>>> from sage.all import * >>> g = digraphs.Paley(Integer(7)); g # needs sage.rings.finite_rings Paley digraph with parameter 7: Digraph on 7 vertices >>> g.size() == g.order() * (g.order()  Integer(1)) / Integer(2) # needs sage.rings.finite_rings True >>> g.to_undirected().is_clique() # needs sage.rings.finite_rings True
A Paley digraph is always selfcomplementary:
sage: g.complement().is_isomorphic(g) # needs sage.rings.finite_rings True
>>> from sage.all import * >>> g.complement().is_isomorphic(g) # needs sage.rings.finite_rings True
 Path(n)[source]#
Return a directed path on \(n\) vertices.
INPUT:
n
– integer; number of vertices in the path
EXAMPLES:
sage: g = digraphs.Path(5) sage: g.vertices(sort=True) [0, 1, 2, 3, 4] sage: g.size() 4 sage: g.automorphism_group().cardinality() # needs sage.groups 1
>>> from sage.all import * >>> g = digraphs.Path(Integer(5)) >>> g.vertices(sort=True) [0, 1, 2, 3, 4] >>> g.size() 4 >>> g.automorphism_group().cardinality() # needs sage.groups 1
 RandomDirectedAcyclicGraph(n, p, weight_max=None)[source]#
Return a random (weighted) directed acyclic graph of order \(n\).
The method starts with the sink vertex and adds vertices one at a time. A vertex is connected only to previously defined vertices, and the probability of each possible connection is given by the probability \(p\). The weight of an edge is a random integer between
1
andweight_max
.INPUT:
n
– number of nodes of the graphp
– probability of an edgeweight_max
– (default:None
); by default, the returned DAG is unweighted. Whenweight_max
is set to a positive integer, edges are assigned a random integer weight between1
andweight_max
.
EXAMPLES:
sage: D = digraphs.RandomDirectedAcyclicGraph(5, .5); D RandomDAG(5, 0.500000000000000): Digraph on 5 vertices sage: D.is_directed_acyclic() True sage: D = digraphs.RandomDirectedAcyclicGraph(5, .5, weight_max=3); D RandomWeightedDAG(5, 0.500000000000000, 3): Digraph on 5 vertices sage: D.is_directed_acyclic() True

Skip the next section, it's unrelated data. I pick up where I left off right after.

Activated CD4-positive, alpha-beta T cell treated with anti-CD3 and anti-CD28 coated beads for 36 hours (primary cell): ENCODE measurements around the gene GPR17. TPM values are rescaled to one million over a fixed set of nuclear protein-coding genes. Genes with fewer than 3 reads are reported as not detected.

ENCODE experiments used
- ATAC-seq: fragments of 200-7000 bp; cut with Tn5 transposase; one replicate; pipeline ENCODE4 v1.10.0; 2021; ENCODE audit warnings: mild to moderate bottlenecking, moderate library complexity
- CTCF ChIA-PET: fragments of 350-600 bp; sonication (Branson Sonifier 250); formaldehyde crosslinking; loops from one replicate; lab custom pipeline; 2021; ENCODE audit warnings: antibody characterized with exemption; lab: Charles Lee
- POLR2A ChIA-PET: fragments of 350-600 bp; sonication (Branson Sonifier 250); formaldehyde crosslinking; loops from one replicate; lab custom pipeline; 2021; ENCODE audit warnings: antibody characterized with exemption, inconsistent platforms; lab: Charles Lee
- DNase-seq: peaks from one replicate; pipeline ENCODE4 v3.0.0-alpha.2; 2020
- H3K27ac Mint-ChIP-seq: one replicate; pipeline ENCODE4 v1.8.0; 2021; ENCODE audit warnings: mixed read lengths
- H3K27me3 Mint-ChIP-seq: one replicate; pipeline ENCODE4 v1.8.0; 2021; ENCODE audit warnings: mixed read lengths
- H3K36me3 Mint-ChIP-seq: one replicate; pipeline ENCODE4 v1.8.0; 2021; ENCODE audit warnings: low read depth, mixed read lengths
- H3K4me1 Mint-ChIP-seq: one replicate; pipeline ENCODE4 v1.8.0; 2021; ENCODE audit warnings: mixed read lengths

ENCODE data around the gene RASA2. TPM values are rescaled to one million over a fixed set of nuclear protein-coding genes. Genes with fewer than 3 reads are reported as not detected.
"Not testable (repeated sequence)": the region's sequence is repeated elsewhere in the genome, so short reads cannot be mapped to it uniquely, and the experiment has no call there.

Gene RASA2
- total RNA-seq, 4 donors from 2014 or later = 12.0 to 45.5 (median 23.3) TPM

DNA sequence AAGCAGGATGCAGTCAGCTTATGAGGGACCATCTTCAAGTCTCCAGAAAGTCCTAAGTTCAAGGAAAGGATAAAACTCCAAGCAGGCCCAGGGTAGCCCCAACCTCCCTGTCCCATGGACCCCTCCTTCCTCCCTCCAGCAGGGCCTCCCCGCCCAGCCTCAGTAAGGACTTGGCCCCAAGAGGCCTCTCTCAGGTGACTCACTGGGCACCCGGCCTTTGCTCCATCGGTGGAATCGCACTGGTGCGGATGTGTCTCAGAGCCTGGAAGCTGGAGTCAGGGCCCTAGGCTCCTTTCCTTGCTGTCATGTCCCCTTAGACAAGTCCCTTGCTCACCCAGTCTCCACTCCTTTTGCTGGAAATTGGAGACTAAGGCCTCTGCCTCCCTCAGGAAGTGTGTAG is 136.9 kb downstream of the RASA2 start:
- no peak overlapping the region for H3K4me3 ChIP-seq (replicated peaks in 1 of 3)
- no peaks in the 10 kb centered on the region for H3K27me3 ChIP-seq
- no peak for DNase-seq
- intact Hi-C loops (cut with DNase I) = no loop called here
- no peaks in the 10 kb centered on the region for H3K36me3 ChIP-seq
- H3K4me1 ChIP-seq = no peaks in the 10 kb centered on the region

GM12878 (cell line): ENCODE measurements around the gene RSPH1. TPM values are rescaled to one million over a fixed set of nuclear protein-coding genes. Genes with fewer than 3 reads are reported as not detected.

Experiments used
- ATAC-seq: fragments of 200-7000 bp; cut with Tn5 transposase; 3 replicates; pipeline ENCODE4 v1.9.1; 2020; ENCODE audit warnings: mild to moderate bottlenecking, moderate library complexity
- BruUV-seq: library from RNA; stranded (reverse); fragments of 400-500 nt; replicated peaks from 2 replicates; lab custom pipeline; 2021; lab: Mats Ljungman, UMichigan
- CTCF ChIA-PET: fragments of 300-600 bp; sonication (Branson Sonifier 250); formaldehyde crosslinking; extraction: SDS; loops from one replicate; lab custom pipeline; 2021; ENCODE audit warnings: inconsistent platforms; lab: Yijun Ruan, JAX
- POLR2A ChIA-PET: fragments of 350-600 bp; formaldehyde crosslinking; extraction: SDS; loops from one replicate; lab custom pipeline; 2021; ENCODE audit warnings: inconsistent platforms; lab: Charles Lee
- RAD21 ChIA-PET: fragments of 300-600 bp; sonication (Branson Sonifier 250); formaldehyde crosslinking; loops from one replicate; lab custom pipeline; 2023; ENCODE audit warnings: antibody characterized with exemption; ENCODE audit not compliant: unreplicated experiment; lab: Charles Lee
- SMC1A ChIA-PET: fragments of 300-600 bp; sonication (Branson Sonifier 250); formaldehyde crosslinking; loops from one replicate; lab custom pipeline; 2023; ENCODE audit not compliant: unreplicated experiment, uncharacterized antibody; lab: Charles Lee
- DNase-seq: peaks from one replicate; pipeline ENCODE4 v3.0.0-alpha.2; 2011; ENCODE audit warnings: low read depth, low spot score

>>> from sage.all import * >>> D = digraphs.RandomDirectedAcyclicGraph(Integer(5), RealNumber('.5')); D RandomDAG(5, 0.500000000000000): Digraph on 5 vertices >>> D.is_directed_acyclic() True >>> D = digraphs.RandomDirectedAcyclicGraph(Integer(5), RealNumber('.5'), weight_max=Integer(3)); D RandomWeightedDAG(5, 0.500000000000000, 3): Digraph on 5 vertices >>> D.is_directed_acyclic() True
 RandomDirectedGN(n, kernel=None, seed=None)[source]#
Return a random growing network (GN) digraph with \(n\) vertices.
The digraph is constructed by adding vertices with a link to one previously added vertex. The vertex to link to is chosen with a preferential attachment model, i.e. probability is proportional to degree. The default attachment kernel is a linear function of degree. The digraph is always a tree, so in particular it is a directed acyclic graph. See [KR2001b] for more details.
INPUT:
n
– integer; number of verticeskernel
– the attachment kernel (default: identity function)seed
– arandom.Random
seed or a Pythonint
for the random number generator (default:None
)
EXAMPLES:
sage: # needs networkx sage: D = digraphs.RandomDirectedGN(25) sage: D.num_verts() 25 sage: D.num_edges() 24 sage: D.is_connected() True sage: D.parent() is DiGraph True sage: D.show() # long time
>>> from sage.all import * >>> # needs networkx >>> D = digraphs.RandomDirectedGN(Integer(25)) >>> D.num_verts() 25 >>> D.num_edges() 24 >>> D.is_connected() True >>> D.parent() is DiGraph True >>> D.show() # long time
 RandomDirectedGNC(n, seed=None)[source]#
Return a random growing network with copying (GNC) digraph with \(n\) vertices.
The digraph is constructed by adding vertices with a link to one previously added vertex. The vertex to link to is chosen with a preferential attachment model, i.e. probability is proportional to degree. The new vertex is also linked to all of the previously added vertex’s successors. See [KR2005] for more details.
INPUT:
n
– integer; number of verticesseed
– arandom.Random
seed or a Pythonint
for the random number generator (default:None
)
EXAMPLES: